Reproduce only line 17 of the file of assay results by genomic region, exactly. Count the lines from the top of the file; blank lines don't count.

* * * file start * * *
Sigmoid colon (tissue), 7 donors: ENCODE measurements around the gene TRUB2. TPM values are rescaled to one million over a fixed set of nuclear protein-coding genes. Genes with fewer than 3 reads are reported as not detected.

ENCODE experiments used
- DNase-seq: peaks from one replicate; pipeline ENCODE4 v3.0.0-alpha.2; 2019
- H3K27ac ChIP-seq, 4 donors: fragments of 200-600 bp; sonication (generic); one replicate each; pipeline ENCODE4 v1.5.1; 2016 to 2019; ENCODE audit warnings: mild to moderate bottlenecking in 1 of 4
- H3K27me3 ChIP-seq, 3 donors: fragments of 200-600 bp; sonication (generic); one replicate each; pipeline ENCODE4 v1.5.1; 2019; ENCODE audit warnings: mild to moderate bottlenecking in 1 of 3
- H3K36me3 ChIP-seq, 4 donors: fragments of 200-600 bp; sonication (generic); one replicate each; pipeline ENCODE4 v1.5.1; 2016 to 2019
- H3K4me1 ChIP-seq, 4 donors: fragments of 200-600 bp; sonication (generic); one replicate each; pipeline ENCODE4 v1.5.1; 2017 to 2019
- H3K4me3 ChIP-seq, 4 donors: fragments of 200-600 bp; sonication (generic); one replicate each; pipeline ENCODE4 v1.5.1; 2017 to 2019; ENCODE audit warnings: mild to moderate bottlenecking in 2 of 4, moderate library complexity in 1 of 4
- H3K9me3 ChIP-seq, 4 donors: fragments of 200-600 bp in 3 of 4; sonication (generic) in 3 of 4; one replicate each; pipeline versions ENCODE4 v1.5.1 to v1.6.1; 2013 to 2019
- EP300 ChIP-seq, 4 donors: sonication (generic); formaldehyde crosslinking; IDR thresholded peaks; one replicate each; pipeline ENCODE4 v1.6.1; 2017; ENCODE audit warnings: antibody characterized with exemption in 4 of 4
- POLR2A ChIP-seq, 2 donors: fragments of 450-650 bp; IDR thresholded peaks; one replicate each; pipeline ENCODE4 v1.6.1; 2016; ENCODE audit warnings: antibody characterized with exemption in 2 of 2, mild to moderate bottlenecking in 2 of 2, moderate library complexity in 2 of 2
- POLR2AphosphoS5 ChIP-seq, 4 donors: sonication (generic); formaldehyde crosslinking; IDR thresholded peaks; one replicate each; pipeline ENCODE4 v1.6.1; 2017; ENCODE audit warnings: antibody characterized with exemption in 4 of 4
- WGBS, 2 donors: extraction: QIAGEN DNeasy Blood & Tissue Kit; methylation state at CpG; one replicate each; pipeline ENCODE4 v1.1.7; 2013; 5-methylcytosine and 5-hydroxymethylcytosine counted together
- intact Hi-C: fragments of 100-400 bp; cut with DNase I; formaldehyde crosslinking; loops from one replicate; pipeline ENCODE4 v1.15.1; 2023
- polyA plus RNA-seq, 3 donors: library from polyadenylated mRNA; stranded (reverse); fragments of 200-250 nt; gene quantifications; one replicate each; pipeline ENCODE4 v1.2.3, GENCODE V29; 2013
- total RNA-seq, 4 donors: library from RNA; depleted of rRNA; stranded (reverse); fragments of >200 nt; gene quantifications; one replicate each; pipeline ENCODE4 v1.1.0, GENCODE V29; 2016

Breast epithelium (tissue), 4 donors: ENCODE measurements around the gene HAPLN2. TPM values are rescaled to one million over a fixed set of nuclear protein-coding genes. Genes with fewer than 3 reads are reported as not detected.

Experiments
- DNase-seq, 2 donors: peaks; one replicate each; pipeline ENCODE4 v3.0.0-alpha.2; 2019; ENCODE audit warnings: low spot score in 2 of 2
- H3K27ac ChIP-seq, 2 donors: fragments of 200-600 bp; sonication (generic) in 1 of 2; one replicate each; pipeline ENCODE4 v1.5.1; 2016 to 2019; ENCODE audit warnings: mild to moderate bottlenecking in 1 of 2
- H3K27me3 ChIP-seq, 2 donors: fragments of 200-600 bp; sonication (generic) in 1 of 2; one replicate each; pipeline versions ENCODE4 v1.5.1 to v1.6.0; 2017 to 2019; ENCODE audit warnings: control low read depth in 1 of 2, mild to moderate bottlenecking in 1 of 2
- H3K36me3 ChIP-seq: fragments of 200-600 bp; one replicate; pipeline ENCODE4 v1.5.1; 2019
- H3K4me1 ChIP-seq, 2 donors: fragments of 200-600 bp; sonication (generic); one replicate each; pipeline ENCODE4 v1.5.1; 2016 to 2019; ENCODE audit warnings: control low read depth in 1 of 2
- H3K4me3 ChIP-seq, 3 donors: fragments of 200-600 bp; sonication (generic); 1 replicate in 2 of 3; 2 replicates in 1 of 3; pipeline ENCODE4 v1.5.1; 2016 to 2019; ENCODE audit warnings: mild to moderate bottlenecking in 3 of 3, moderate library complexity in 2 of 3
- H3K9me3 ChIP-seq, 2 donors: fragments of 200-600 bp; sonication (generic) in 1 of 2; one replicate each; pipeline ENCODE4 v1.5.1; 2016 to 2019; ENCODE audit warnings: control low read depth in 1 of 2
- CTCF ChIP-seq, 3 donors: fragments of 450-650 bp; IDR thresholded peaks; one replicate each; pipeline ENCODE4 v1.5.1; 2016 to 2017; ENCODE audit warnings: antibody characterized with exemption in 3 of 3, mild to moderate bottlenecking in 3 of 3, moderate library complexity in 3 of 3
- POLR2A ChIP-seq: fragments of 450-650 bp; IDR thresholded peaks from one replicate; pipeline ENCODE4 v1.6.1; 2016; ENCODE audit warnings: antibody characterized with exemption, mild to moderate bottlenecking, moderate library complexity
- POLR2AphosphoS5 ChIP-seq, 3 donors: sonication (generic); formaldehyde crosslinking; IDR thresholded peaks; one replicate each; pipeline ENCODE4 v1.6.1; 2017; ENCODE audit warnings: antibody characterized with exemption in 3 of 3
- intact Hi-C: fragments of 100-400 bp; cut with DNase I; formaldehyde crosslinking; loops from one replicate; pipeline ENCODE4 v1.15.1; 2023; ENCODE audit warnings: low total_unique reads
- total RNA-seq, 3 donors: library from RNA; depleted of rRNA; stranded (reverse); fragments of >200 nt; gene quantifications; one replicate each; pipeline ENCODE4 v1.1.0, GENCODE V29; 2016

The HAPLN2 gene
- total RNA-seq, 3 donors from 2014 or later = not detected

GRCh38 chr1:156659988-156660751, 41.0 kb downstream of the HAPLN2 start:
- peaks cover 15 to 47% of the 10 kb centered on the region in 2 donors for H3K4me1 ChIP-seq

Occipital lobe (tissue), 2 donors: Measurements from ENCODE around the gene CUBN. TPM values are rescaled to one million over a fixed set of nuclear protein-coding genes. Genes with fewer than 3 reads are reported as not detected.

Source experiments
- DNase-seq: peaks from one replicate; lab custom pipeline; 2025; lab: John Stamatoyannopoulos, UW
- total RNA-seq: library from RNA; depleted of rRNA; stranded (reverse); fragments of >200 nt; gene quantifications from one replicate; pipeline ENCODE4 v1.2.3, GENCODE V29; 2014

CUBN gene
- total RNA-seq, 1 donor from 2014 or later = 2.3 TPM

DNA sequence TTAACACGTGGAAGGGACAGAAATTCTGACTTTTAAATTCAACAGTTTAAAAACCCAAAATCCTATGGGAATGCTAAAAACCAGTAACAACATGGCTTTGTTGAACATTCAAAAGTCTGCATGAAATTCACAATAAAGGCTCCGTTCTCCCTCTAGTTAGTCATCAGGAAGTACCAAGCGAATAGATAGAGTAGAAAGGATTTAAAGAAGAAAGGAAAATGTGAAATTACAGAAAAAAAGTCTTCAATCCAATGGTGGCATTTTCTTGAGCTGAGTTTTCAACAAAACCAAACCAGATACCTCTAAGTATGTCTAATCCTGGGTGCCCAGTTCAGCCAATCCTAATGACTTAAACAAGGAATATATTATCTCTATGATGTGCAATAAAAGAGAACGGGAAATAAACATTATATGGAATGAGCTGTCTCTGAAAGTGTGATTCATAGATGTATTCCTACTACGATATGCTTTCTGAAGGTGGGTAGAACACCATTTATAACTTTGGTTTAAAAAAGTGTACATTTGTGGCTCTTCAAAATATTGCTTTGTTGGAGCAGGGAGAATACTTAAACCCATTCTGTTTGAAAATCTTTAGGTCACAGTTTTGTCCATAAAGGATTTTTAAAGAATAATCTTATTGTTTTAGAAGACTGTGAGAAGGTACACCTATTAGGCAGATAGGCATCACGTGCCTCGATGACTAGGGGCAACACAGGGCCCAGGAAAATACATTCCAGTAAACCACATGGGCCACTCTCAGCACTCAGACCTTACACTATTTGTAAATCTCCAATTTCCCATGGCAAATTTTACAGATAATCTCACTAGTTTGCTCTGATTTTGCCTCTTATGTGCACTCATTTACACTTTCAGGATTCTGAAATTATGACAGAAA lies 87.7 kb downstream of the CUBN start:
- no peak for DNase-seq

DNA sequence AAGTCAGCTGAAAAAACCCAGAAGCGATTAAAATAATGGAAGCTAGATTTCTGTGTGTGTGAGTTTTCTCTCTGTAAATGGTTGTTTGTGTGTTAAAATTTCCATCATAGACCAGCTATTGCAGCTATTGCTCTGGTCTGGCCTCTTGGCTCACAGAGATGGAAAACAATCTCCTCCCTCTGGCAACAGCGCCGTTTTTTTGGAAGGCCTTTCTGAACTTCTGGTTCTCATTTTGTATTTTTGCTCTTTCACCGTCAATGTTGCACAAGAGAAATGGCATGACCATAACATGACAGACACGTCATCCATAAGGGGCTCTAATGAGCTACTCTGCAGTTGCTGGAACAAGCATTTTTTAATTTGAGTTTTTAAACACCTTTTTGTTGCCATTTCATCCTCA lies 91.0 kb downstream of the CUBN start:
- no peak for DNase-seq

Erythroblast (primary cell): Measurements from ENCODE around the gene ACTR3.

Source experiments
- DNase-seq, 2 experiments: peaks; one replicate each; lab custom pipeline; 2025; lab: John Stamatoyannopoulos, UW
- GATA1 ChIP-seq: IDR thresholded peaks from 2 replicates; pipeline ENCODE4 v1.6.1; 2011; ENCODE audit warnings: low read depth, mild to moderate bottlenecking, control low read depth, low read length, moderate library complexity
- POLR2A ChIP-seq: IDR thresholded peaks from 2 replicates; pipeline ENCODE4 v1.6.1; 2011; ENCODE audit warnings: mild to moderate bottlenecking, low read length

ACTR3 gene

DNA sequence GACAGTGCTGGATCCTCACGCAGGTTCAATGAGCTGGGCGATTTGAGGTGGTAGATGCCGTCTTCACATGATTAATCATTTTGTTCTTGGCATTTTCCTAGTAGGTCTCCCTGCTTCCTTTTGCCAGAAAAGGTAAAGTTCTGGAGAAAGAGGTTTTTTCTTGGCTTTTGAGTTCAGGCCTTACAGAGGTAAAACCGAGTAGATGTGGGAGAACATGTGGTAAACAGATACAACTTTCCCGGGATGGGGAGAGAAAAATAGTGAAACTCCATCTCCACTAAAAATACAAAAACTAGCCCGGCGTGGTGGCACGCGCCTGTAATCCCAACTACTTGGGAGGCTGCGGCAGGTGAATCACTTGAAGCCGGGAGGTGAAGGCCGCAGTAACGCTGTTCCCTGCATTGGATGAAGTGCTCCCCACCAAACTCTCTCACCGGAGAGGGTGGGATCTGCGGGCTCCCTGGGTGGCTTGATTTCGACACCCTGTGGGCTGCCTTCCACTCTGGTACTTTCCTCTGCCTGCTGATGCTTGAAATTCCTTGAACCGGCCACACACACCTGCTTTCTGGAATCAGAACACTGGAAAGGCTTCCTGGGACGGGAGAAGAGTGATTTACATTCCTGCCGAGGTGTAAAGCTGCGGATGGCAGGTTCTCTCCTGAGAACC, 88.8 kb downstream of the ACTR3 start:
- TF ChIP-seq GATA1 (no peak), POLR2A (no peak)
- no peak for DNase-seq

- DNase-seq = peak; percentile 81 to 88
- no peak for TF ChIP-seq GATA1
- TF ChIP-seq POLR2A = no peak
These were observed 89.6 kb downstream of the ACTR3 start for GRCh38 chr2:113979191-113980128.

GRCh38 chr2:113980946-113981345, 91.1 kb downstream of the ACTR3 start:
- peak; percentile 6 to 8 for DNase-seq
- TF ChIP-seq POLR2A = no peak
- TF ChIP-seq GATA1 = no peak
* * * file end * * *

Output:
Breast epithelium (tissue), 4 donors: ENCODE measurements around the gene HAPLN2. TPM values are rescaled to one million over a fixed set of nuclear protein-coding genes. Genes with fewer than 3 reads are reported as not detected.